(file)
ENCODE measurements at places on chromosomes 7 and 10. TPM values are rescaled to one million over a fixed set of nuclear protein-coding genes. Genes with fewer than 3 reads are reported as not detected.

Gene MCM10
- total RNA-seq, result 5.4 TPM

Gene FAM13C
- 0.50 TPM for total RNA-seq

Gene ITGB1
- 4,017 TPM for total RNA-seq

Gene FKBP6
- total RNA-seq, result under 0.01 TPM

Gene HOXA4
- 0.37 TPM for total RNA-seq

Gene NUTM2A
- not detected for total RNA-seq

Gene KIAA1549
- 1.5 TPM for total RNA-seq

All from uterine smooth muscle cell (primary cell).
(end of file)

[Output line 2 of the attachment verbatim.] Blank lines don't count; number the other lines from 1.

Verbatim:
Gene MCM10